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It seems that $$\int_0^\pi \cot(x/2)\sin(nx)\,dx=\pi$$ for all positive integers $n$.

But I have trouble proving it. Anyone?

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up vote 12 down vote accepted

Use this famous sum:

$$1+2\cos x+2\cos 2x+\cdots+2\cos nx=\frac{\sin (n+\frac{1}{2})x}{\sin \frac{x}{2}}=\sin nx\cot\left(\frac{x}{2}\right)+\cos nx$$


$$\int_0^{\pi}\cot \left(\frac{x}{2}\right)\sin n x\,dx=\int_0^{\pi}1+2\cos x+2\cos 2x+\cdots +\cos nx\,dx$$

All cosine terms obviously evaluate to zero.

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We can prove this via induction. For $n=1$:

$$\int_0^{\pi} dx \: \cot{(x/2)} \sin{x} = 2 \int_0^{\pi} dx \: \cos^2{(x/2)} = \pi$$

Assume this works for $n$. Now show it works for $n+1$:

$$\begin{align}\int_0^{\pi} dx \: \cot{(x/2)} \sin{(n+1) x} &= \int_0^{\pi} dx \: \cot{(x/2)} \sin{(n x)} \cos{x}\\ &+ \int_0^{\pi} dx \: \cot{(x/2)} \cos{(n x)} \sin{x}\\ &=\pi + 2 \int_0^{\pi} dx \: \cos{(x/2)} \cos{(n+1/2) x} \end{align}$$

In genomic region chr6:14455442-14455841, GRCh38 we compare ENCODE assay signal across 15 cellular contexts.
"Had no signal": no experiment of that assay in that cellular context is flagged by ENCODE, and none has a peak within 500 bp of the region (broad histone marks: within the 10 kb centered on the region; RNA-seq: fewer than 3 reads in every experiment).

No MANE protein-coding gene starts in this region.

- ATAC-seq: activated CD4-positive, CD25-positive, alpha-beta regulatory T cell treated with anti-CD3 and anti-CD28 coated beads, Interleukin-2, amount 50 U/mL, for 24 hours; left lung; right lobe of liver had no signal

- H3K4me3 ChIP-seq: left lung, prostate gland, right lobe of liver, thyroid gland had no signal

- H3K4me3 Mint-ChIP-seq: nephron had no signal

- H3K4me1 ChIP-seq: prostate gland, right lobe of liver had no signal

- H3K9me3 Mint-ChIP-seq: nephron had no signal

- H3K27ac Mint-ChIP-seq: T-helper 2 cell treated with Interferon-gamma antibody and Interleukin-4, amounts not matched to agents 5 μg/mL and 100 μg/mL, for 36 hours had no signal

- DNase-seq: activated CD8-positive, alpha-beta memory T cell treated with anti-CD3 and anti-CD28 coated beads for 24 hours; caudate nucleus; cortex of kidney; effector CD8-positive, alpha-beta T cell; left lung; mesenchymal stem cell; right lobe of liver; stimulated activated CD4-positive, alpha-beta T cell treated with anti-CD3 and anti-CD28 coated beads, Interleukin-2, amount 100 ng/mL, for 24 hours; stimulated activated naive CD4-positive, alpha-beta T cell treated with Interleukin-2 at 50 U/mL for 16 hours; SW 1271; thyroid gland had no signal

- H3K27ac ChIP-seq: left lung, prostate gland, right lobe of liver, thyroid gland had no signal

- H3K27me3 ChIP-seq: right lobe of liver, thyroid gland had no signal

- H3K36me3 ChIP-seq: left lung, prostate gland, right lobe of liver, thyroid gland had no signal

That last step combined a number of trig identities and should be verified by the reader. Now we need to show that that last integral is zero. We do so by substituting $u=x/2$ and using a trig identity:

$$\begin{align}\int_0^{\pi} dx \: \cos{(x/2)} \cos{(n+1/2) x} &= 2\int_0^{\pi/2} du \: \cos{u} \cos{(2n+1) u}\\ &= \int_0^{\pi/2} du \: [ \cos{(2 n u)} + \cos{2 (n+1) u}]\\ &= \frac{\sin{n \pi}}{2 n} + \frac{\sin{(n+1) \pi}}{2 (n+1)}\end{align}$$

which is zero for $n \in \mathbb{Z}$ and $n \ge 1$. Therefore, the stated identity holds.

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There's got to be a more intuitive reason.. – nbubis Mar 5 '13 at 23:20
Why do you say? That is a very nontrivial integral. Maybe the result is simple and simple results most times demand simple explanations. But this works, and is relatively straightforward. – Ron Gordon Mar 5 '13 at 23:23

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